The recently released EP, Sway, opens with a smoldering soul-jazz reading of the Rogers/Hammerstein evergreen “Oh, What A Beautiful Morning.” The track begins with richly voiced chord-melody guitar moves supporting Sarah’s vocals which smolder above the deft guitar work like sweet smoke billowing upward. Then, the band kicks in, and it’s off to slinky 1960s organ-jazz. Sarah revisits the sass of her Jitterbug Viper days with a slow-burn playful version of her original “Your Girlfriend Hates Me.” She and her ace band flex their imagination and jazz chops with a stunning rendition of the George Baker Selections’ “Little Green Bag” popularized in the 1992 Quentin Tarantino movie Reservoir Dogs—hold on until the chorus for the “ah-ha” moment.

Sarah’s collaboration with Yaniel is an 11-song masterwork, brimming with telepathic artistic interplay. Standouts here include Yaniel’s composition “La Mirada,” featuring lyrics carefully translated to English by Sarah, and the collaborations “For Your Love” and “Falling Apart.” Cinematic heartbreak imbues the “La Mirada,” a song that Sarah says stole her heart when she heard it on a Yaniel album. The song’s sparse arrangement with brushed drums and impressionistic piano allows ample room for Sarah’s sweetly winsome vocals. The breezy “For Your Love” features an intertwining of Yaniel’s burnished vocals and Sarah’s honeyed soulful singing. And the rollicking “Falling Apart” boasts raucous honky tonk piano and a slick horn section—the track offers forth a waggish tale of a rickety chair that requires daily reassembly.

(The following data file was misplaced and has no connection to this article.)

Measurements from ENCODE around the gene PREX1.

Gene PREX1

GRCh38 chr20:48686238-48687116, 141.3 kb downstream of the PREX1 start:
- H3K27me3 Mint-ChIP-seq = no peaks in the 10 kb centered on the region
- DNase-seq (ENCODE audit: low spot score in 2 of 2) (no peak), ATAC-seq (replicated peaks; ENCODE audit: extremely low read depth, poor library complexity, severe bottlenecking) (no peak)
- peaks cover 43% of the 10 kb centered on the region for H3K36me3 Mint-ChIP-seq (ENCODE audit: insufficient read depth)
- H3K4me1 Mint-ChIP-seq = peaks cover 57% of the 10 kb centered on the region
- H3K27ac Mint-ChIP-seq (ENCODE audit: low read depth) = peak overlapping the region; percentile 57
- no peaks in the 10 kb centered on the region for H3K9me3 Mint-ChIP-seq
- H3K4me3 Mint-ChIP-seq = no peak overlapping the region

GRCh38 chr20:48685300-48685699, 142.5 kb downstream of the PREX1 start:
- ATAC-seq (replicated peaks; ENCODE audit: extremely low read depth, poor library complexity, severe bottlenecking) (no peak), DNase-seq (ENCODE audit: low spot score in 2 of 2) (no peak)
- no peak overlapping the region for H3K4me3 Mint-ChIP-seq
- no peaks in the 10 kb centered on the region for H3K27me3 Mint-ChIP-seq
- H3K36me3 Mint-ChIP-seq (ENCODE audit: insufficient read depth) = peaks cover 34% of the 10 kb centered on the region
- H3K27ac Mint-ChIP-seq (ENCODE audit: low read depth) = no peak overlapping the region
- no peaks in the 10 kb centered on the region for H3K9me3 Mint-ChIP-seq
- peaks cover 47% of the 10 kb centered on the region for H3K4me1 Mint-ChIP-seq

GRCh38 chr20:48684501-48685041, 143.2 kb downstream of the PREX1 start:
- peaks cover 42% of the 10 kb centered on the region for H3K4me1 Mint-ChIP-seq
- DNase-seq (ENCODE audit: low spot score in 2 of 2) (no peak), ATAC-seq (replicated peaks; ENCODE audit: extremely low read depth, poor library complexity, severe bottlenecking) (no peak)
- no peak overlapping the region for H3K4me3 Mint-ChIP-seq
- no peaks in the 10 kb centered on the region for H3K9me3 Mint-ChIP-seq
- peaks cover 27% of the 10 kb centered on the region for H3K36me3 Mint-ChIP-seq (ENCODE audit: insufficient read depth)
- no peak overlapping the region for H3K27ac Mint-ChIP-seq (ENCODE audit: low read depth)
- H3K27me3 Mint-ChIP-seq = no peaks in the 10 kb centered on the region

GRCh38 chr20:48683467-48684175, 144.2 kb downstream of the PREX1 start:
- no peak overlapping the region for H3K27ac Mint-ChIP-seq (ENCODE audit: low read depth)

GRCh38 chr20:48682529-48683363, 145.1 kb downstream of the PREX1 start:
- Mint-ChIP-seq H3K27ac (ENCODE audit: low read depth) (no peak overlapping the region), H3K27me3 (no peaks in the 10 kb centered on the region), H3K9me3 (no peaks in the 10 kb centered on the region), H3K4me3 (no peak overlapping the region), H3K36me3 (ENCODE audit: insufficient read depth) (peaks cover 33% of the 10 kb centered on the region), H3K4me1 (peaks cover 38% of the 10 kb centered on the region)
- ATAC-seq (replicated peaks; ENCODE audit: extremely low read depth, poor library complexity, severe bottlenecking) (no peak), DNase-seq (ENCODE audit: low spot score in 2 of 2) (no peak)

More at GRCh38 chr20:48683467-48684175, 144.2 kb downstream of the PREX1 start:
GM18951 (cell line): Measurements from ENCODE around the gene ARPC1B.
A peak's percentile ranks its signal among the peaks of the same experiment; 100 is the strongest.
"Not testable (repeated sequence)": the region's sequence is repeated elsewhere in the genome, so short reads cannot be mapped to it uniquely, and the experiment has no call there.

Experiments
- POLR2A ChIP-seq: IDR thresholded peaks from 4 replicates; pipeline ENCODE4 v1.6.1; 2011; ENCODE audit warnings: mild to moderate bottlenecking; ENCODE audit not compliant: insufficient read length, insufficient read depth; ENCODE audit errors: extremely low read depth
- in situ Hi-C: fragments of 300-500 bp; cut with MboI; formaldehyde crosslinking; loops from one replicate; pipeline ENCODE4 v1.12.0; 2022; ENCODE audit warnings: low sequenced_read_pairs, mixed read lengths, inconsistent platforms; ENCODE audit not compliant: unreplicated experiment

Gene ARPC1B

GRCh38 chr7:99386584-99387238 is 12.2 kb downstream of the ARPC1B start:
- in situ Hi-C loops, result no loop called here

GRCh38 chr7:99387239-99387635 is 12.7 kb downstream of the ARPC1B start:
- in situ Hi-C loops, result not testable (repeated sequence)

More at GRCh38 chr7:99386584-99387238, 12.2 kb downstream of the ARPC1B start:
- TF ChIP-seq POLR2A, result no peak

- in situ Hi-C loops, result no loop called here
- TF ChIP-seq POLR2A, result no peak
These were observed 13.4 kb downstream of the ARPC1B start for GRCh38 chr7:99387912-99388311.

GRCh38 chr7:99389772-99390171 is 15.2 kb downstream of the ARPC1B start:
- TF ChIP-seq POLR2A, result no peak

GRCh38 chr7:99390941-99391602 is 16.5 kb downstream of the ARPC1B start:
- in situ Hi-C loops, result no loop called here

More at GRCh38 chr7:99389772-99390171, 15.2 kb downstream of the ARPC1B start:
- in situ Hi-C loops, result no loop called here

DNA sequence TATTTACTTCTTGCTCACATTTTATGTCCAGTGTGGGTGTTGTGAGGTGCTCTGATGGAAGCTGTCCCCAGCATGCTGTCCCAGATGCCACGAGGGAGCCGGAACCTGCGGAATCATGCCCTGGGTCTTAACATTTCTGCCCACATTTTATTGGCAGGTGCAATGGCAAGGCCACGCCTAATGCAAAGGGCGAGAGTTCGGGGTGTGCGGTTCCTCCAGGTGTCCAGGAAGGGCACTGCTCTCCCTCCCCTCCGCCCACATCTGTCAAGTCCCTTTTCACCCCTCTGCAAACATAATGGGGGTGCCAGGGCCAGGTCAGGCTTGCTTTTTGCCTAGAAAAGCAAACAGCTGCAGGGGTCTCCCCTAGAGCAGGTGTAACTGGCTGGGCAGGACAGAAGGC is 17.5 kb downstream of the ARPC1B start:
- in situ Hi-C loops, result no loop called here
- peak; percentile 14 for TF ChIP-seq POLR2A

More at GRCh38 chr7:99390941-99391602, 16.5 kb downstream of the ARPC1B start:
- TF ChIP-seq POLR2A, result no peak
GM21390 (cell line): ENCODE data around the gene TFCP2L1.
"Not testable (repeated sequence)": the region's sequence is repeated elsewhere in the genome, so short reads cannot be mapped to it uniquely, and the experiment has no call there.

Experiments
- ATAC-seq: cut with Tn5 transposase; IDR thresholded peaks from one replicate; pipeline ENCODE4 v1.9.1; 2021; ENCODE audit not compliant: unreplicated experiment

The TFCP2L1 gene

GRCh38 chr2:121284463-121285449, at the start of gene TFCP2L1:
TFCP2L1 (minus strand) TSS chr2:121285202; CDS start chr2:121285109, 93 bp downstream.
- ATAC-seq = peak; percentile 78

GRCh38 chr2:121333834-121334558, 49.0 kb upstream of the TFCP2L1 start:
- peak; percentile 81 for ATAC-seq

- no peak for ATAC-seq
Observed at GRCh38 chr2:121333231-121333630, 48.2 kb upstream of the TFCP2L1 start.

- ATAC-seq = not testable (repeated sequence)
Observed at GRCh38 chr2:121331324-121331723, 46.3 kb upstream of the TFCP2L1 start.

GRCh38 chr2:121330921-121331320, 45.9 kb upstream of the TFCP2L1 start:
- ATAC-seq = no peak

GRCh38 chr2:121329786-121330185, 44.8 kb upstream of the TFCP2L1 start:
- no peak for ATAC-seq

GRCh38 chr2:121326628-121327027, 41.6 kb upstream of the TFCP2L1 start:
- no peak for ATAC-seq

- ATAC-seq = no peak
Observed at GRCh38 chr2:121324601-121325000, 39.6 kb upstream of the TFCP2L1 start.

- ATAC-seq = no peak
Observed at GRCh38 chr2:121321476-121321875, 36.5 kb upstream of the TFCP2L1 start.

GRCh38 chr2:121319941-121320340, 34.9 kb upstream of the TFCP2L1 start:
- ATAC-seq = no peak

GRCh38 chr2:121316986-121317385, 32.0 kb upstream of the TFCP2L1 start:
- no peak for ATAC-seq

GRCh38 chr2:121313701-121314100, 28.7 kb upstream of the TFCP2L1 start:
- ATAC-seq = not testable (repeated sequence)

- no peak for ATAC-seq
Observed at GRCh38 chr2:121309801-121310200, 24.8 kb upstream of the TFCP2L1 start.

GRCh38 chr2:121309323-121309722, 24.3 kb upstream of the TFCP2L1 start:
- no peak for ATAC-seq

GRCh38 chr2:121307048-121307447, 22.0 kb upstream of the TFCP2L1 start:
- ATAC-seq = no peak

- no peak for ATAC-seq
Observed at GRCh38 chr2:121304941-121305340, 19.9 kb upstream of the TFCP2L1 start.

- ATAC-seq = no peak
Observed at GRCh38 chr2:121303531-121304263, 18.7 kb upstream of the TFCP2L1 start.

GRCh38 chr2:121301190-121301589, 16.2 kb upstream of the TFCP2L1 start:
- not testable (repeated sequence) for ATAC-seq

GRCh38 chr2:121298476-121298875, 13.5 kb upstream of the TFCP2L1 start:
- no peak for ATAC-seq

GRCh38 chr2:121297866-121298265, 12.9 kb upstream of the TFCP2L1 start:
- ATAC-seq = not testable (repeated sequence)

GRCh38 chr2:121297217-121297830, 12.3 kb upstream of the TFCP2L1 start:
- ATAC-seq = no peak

By Sarah’s side throughout this journey has been fusion whiz, and sideman to the stars, guitarist Mitch Watkins (Leonard Cohen, Lyle Lovett, Joe Ely, Bob Schneider) playing on the EPs and supporting Sarah on her Tuesday night Elephant Room residency. Mitch has risen to be a sympathetic collaborator and future recordings will feature their deeply intuitive artistic connection.

Triumphant over loss, and reinvigorated artistically, Sarah says in closing: “This has been a rebirth for me. This music is who I am—it reveals my soul’s purpose.”